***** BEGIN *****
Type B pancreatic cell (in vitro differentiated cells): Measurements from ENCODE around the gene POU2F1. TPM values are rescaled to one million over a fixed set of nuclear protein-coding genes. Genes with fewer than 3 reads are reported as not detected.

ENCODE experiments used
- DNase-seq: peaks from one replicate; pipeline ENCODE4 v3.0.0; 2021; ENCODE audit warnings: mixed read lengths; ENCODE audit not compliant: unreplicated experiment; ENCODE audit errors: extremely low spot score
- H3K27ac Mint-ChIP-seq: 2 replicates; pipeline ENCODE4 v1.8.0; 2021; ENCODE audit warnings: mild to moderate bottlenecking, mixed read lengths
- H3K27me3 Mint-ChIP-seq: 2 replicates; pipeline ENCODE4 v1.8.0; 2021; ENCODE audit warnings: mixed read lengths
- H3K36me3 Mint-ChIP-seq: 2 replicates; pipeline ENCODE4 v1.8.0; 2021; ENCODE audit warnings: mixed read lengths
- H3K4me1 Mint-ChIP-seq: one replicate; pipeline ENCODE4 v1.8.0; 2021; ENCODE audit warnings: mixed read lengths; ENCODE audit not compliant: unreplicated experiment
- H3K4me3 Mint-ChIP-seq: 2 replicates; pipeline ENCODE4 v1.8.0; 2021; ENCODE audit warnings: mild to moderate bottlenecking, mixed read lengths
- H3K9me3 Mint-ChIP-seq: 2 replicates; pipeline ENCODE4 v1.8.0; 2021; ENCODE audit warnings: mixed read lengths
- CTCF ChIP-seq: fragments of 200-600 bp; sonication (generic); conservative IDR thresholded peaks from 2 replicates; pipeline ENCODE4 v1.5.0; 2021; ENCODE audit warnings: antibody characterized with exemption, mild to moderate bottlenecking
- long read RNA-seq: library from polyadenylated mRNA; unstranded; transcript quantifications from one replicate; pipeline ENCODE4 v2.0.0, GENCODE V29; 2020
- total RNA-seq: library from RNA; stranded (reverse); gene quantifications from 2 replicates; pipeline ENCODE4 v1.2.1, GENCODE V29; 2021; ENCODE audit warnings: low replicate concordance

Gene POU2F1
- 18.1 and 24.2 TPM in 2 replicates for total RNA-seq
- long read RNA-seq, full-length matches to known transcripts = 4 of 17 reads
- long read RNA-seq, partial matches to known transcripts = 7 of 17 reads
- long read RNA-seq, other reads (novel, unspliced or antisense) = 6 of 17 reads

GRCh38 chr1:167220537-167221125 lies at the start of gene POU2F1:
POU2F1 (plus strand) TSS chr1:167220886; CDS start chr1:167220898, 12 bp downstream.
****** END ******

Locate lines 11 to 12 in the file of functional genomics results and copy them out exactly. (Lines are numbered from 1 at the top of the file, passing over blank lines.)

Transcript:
- long read RNA-seq: library from polyadenylated mRNA; unstranded; transcript quantifications from one replicate; pipeline ENCODE4 v2.0.0, GENCODE V29; 2020
- total RNA-seq: library from RNA; stranded (reverse); gene quantifications from 2 replicates; pipeline ENCODE4 v1.2.1, GENCODE V29; 2021; ENCODE audit warnings: low replicate concordance